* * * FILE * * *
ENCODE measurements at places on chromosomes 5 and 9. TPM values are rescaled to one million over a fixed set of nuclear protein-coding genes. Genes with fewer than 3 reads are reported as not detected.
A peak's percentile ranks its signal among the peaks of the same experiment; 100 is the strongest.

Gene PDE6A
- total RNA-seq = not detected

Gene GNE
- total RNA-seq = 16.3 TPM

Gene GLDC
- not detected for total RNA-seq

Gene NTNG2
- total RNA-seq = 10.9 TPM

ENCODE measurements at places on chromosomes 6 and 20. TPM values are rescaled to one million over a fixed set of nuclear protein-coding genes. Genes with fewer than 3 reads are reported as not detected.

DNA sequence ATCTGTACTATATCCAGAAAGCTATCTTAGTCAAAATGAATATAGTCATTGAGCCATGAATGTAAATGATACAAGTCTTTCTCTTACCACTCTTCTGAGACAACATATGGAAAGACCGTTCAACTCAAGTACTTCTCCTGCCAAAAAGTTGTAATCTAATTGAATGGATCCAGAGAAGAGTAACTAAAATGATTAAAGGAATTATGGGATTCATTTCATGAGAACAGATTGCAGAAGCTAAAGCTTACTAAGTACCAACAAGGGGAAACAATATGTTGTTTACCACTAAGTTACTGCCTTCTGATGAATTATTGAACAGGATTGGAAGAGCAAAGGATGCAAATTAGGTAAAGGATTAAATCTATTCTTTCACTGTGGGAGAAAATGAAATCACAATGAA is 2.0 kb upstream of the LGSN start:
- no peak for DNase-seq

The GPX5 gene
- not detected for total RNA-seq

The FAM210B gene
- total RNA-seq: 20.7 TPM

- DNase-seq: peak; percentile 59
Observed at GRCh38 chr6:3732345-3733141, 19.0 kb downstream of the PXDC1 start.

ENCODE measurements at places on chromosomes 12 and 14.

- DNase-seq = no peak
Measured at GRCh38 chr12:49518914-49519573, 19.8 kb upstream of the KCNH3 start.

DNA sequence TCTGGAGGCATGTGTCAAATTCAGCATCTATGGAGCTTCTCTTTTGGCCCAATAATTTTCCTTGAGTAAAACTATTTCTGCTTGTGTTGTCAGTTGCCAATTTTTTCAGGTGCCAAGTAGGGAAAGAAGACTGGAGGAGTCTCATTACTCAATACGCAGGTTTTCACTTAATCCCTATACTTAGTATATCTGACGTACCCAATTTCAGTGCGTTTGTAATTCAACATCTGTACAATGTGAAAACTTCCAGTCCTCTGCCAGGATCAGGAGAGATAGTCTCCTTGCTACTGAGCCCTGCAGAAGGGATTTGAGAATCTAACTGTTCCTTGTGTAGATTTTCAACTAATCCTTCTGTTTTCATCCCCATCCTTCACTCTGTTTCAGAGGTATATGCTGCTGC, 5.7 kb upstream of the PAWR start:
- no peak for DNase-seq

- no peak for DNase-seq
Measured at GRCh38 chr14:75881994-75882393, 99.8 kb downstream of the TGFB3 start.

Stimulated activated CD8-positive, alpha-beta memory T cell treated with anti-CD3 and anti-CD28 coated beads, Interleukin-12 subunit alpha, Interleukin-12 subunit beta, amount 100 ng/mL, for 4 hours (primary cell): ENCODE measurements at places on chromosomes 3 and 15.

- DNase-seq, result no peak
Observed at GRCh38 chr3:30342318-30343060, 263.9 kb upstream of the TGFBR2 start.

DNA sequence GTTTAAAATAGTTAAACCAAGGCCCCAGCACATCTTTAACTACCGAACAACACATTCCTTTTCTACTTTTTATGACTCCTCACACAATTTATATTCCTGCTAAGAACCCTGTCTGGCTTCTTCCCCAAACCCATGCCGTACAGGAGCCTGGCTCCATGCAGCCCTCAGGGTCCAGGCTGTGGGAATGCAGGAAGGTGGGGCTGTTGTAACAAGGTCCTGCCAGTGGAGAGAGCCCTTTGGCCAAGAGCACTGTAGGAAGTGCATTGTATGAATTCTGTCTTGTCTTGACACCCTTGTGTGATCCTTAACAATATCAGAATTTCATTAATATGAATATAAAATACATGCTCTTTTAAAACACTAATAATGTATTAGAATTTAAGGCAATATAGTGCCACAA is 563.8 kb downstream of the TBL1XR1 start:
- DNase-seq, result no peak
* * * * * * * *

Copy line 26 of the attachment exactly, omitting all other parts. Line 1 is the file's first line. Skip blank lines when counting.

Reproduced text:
Measured at GRCh38 chr14:75881994-75882393, 99.8 kb downstream of the TGFB3 start.